FIG. 11 shows a cross-sectional view of an embodiment of a device with one degree of freedom in which, to increase the rigidity of the different pieces in directions other than that of the desired movement, two plates identical to that of FIG. 9 are arranged in parallel and are connected by braces. The cross-section, according to the line AA' of FIG. 9, shows an upper plate and a lower plate connected by three braces 101, 102 and 201. Braces 101 and 102 rigidly connect the two reference bases 100a and 100b, while the brace 201 rigidly connects the mobile platform 200a and 200b. FIG. 11 also shows the actuator, which consists of a micrometer screw 151 acting on a sliding nut 152 connected to the strips 161a and 161b.
This two-layer arrangement of the planar elastic structures is particularly suitable in translation devices with two degrees of freedom, for example in two perpendicular directions. FIG. 12 shows a preferred embodiment of two planar structures allowing two translational movements in two perpendicular directions. The two structures of FIGS. 12a and 12b are identical and designed to be arranged on top of each other so as to allow movement in the directions x and y. In each of the structures it is possible to distinguish the kinematic chain consisting of the transmission lever 160, the thin strips 162 and 163, the intermediate platform 300 and the elastic strips 110 to 140. Means of isolating the movements in directions x and y are also provided in the form of a second double parallelogram configuration. This second configuration, comprising a second intermediate platform 400 and the elastic strips 170, 171, 180 and 181, is perpendicular to the first and allows the isolation of the two kinematic chains. The mobile platform 200 is provided with a central hole so as to allow the mounting, for example, of optical components.
FIG. 12b shows the location of braces 500 connecting the reference bases of the four planar structures forming, as indicated above, a compact, two-layer assembly and the location of the central brace connecting the mobile platforms of the same four planar structures.
While the preferred embodiment of the present invention has been described, it is to be understood that the invention is not limited thereto, and may be otherwise embodied within the scope of the following claims.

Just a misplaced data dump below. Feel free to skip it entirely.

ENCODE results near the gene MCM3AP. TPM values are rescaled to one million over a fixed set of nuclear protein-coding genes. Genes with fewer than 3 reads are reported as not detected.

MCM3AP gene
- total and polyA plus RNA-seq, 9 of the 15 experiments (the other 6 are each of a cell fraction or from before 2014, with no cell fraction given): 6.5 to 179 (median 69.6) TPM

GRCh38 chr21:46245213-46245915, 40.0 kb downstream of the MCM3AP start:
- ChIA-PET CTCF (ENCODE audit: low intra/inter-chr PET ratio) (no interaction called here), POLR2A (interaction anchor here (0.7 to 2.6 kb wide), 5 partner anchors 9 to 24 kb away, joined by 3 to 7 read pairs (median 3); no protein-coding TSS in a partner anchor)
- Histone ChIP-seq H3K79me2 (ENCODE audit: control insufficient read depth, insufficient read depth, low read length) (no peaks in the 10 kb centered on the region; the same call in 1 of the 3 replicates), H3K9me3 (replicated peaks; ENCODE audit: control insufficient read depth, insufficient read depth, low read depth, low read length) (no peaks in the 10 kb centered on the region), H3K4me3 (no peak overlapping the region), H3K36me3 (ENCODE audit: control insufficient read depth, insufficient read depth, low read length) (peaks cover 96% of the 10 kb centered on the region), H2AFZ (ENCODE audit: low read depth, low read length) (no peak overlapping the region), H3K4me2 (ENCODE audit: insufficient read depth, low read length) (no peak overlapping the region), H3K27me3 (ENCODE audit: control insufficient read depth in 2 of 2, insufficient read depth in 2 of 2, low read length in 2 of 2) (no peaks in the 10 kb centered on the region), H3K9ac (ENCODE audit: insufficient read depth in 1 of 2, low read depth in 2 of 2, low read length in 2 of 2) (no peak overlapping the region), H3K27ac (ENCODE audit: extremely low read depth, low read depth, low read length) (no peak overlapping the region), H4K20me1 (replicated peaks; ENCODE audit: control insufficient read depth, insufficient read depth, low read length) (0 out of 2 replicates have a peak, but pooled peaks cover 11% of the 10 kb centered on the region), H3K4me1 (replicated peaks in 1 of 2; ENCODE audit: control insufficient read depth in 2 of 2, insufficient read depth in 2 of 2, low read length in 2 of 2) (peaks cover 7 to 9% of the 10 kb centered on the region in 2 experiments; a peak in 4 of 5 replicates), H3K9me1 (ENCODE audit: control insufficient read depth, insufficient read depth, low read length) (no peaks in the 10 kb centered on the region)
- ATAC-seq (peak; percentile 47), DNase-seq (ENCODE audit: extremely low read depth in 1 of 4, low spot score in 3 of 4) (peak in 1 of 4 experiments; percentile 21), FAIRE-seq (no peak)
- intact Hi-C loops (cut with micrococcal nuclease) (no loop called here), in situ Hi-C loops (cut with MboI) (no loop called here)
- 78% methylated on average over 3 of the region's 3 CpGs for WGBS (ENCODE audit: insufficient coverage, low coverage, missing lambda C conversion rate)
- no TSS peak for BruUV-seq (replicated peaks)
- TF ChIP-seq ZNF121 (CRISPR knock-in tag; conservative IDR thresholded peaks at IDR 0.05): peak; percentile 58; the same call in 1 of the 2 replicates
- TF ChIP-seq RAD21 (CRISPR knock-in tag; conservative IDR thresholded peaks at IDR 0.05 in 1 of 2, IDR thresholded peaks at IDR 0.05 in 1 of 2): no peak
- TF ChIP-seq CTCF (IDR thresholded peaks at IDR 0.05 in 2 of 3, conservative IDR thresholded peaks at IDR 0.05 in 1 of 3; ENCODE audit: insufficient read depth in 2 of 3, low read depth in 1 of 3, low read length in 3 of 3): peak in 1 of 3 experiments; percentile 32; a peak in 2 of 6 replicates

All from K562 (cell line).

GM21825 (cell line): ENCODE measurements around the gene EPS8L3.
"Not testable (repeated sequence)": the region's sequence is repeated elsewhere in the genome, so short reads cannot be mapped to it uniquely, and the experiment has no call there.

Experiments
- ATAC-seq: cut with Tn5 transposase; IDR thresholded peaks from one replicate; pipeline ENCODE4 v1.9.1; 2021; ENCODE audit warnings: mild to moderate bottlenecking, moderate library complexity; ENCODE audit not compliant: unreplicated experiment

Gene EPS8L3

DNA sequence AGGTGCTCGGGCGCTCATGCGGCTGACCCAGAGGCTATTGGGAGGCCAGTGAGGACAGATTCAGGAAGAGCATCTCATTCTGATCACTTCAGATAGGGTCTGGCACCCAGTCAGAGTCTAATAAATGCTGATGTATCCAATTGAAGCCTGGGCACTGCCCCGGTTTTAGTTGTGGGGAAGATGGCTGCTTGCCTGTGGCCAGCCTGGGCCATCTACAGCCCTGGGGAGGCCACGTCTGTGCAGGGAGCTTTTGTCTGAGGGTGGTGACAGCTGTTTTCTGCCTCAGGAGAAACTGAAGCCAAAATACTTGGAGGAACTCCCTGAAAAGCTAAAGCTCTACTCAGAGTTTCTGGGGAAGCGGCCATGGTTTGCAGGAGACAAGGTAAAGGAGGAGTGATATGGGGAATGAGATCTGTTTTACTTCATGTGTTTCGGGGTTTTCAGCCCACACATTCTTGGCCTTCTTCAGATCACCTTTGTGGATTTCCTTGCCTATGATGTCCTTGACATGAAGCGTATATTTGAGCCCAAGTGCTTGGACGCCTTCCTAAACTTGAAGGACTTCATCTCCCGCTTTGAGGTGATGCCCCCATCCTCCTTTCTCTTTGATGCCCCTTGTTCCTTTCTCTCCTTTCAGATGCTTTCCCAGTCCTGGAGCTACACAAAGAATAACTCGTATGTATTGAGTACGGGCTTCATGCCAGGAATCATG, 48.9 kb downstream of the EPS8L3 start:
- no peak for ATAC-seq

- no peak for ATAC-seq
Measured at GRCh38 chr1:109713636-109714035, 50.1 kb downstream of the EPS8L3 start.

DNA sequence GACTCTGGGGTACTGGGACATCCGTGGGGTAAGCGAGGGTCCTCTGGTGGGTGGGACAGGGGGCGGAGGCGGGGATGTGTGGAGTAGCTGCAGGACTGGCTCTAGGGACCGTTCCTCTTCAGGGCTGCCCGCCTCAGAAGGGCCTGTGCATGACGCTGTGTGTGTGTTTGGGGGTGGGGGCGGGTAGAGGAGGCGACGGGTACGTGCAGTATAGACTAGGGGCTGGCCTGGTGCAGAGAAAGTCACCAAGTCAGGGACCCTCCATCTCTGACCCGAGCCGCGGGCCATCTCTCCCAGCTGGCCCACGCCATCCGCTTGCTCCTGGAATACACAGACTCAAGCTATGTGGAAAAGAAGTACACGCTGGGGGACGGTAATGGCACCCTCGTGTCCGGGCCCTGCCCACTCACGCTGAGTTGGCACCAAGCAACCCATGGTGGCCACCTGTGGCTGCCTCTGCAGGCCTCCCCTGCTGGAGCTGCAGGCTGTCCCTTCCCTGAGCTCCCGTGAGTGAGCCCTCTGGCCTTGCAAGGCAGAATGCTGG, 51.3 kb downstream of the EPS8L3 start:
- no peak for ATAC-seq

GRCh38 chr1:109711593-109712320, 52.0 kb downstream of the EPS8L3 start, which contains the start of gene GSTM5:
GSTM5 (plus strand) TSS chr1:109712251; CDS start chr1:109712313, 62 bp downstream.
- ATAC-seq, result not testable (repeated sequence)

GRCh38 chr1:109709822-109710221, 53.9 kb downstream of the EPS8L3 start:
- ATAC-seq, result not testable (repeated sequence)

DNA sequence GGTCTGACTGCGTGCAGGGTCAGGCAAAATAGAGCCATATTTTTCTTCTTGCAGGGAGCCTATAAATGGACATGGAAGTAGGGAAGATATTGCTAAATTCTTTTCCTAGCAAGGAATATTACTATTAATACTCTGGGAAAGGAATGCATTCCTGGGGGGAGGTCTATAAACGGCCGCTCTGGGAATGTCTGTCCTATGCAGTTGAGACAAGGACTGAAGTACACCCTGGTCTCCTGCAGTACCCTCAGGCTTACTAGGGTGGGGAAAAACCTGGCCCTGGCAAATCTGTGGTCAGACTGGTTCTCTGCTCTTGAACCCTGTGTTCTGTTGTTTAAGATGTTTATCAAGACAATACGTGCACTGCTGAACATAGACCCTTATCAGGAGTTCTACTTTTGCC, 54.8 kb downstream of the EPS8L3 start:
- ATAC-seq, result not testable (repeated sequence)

|Cited Patent||Filing date||Publication date||Applicant||Title|
|US3124018 *||Jul 7, 1961||Mar 10, 1964||gough|
|US4012111 *||Aug 25, 1975||Mar 15, 1977||Honeywell Inc.||Microscope object slide positioning system|
|US4312126 *||Mar 17, 1980||Jan 26, 1982||Matsushita Electric Works, Ltd.||Reciprocally driving means|
|US4559717 *||Feb 21, 1984||Dec 24, 1985||The United States Of America As Represented By The Secretary Of Commerce||Flexure hinge|
|US4595257 *||May 18, 1983||Jun 17, 1986||Itp, Inc.||Support mechanism utilizing flexual pivots|
|US4649762 *||Dec 12, 1984||Mar 17, 1987||Braun Aktiengesellschaft||Rocker arm drive for electrical appliances|
|US4688908 *||Sep 26, 1985||Aug 25, 1987||Vickers Plc||Microscope stage|
|BE682178A *||Title not available|
|DE2220807A1 *||Apr 27, 1972||Nov 16, 1972||Texas Instruments Inc||Semi-conductor substrates - coated with polycrystalline silicon and silicon dioxide by silane pyrolysis|
|DE2631751A1 *||Jul 15, 1976||Feb 10, 1977||Philips Nv||Elektromotorisch angetriebenes geraet|
|EP0017144A1 *||Mar 25, 1980||Oct 15, 1980||Hitachi, Ltd.||An apparatus for precisely moving a table|
|EP0134268A1 *||Aug 9, 1983||Mar 20, 1985||Siemens Aktiengesellschaft||Positioning and adjusting table and method of manufacture|
|EP0149017A2 *||Oct 11, 1984||Jul 24, 1985||International Business Machines Corporation||Piezoelectric X-Y positioner|
|GB624331A *||Title not available|
|1||"Moving Stage Improves Accuracy of Microcircuit Measuring Technique"; by Russell D. Young, R. D. Young Consultants Inc., Apr. 1984.|